Trojan shows toughness over dry and wet seasons

Trojan shows toughness over dry and wet seasons

A parched season one year to a saturated season the next has given southern NSW farmer Luke Barlow the confidence that his new wheat variety can yield across conditions.

Mr Barlow crops faba beans, wheat and canola on his irrigated property at Moama and canola, wheat and barley on his dryland property at Thrya, as well as running merino ewes.

He introduced Trojan wheat, a variety with mid-late maturity and good rust resistance, to the paddock in 2015.

“Trojan really surprised me. We only had 148mm of growing season rainfall and a heatwave, and it still yielded 2.5t/ha on the dryland and 5.8t/ha under irrigation,” he said.

Fast-forward to the 2016 season, when Mr Barlow sowed Trojan into bean stubble in April, and the farms received 400mm GSR.

“I gave it 50mm of water in October and at harvest in late December it yielded 8.5t/ha average and went APW.”

After taking a break from growing wheat, he said adding it back into the rotations in 2015 was a profitable decision.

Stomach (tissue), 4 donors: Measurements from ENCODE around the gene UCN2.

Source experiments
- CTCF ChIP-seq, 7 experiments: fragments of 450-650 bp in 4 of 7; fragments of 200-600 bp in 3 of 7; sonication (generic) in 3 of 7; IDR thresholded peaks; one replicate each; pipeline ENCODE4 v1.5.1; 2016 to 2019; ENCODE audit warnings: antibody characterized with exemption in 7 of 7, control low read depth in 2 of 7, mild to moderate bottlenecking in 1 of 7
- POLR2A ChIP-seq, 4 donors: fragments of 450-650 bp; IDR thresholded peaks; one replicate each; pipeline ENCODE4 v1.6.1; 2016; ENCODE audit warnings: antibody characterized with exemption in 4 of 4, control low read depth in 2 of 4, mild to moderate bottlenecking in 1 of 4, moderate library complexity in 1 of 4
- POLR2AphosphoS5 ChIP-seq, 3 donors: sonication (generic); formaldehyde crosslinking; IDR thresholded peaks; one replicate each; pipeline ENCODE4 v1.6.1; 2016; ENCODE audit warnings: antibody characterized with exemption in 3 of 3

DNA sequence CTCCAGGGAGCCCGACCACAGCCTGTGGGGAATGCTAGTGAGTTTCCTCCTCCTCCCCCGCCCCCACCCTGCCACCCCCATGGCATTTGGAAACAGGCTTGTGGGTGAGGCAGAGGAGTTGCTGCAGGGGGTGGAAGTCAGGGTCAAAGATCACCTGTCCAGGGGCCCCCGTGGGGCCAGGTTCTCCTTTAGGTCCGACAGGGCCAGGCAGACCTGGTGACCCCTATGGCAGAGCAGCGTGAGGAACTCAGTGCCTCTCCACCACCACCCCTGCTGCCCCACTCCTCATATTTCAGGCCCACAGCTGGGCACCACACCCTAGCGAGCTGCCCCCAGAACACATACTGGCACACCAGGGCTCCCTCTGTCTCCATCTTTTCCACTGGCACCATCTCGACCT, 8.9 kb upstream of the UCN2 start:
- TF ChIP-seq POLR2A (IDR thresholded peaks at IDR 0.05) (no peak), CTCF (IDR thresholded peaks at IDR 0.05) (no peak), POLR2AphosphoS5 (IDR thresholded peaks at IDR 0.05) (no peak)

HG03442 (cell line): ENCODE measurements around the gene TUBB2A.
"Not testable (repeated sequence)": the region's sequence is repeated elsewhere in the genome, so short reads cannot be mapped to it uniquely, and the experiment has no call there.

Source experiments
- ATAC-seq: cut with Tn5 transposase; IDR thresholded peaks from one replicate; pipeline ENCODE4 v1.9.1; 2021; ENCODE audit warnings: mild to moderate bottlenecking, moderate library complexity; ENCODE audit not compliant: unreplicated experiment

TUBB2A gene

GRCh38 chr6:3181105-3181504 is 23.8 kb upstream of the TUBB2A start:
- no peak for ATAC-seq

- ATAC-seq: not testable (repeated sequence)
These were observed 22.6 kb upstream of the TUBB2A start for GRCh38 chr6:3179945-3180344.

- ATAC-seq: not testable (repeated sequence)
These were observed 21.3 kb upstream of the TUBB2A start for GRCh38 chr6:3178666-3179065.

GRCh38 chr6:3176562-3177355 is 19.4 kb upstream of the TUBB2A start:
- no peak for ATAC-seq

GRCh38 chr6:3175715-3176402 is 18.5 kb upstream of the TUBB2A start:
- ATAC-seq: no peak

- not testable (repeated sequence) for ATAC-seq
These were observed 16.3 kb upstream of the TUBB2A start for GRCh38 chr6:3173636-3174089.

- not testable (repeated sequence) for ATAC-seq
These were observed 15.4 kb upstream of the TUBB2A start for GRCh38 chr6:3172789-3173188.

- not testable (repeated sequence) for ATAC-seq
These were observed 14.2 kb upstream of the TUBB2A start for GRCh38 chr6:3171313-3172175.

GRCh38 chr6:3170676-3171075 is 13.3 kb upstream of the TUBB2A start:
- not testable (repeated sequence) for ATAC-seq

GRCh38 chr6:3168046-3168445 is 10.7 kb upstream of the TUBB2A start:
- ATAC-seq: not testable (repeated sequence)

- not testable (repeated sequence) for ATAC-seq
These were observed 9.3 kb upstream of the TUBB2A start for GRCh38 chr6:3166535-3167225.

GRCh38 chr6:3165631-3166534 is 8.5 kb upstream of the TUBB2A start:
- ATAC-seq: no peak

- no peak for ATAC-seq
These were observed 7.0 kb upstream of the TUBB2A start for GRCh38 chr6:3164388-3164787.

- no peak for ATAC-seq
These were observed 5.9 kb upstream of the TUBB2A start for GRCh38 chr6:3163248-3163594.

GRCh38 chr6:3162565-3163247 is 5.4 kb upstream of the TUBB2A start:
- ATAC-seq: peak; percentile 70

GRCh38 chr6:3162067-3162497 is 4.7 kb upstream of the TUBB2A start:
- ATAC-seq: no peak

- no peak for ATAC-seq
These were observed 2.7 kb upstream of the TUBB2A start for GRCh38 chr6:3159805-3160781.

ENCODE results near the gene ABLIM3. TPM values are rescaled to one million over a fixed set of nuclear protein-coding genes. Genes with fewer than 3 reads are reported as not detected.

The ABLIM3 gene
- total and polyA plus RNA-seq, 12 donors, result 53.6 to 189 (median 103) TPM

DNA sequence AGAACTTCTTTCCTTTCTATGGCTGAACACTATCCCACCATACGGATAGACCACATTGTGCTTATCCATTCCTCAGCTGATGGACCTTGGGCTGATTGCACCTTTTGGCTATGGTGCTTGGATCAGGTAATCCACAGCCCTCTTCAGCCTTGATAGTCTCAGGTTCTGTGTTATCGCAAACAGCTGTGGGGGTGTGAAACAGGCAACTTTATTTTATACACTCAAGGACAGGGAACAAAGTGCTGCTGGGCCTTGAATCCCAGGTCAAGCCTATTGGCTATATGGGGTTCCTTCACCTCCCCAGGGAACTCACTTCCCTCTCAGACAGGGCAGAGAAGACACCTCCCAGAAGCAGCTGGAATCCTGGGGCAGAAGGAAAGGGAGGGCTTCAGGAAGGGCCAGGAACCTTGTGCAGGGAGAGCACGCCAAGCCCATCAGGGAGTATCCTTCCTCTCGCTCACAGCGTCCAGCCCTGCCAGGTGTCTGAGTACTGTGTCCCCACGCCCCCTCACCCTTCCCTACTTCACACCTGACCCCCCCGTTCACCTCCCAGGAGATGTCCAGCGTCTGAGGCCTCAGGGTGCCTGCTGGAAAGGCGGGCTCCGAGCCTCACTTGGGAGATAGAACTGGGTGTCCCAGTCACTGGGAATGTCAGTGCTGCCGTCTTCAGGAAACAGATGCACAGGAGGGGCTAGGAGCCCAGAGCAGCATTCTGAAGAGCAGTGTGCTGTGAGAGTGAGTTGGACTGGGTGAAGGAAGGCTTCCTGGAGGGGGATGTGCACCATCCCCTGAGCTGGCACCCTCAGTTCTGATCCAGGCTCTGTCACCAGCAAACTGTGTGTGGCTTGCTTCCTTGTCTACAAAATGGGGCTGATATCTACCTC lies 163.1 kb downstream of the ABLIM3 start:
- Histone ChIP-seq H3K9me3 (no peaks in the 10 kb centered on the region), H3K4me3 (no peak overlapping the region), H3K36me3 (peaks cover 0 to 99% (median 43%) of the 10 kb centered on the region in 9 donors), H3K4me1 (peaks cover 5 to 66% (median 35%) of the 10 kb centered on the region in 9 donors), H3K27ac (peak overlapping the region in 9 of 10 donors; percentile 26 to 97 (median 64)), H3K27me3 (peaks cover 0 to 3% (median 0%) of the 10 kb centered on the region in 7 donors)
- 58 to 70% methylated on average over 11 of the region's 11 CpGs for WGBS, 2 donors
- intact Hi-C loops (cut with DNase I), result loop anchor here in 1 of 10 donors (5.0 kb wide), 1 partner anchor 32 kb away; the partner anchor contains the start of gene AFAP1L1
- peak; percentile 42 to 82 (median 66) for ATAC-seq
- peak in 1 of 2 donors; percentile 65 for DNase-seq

“We went away from wheat for a while due to rust, but there were some varieties with moderately resistant (MR) classifications that interested us.

“I was also looking for a wheat that could perform in dryland and irrigated situations.”

Mr Barlow also likes to grow Clearfield and Roundup Ready canola to provide a weed break in the system.

“Not many in the area still grow Clearfield, but because I haven’t used Group B herbicides for so long, I can still grow it.”

He also tries his hand at summer cropping when the opportunity arises.

“We have put in some MR-Buster sorghum and PAC 301 corn in the past.

“The sorghum helps with the organic matter, both above and below the surface. The soils we had it in are now our most productive.”

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Image: Riverina farmer Luke Barlow in the middle of canola harvest.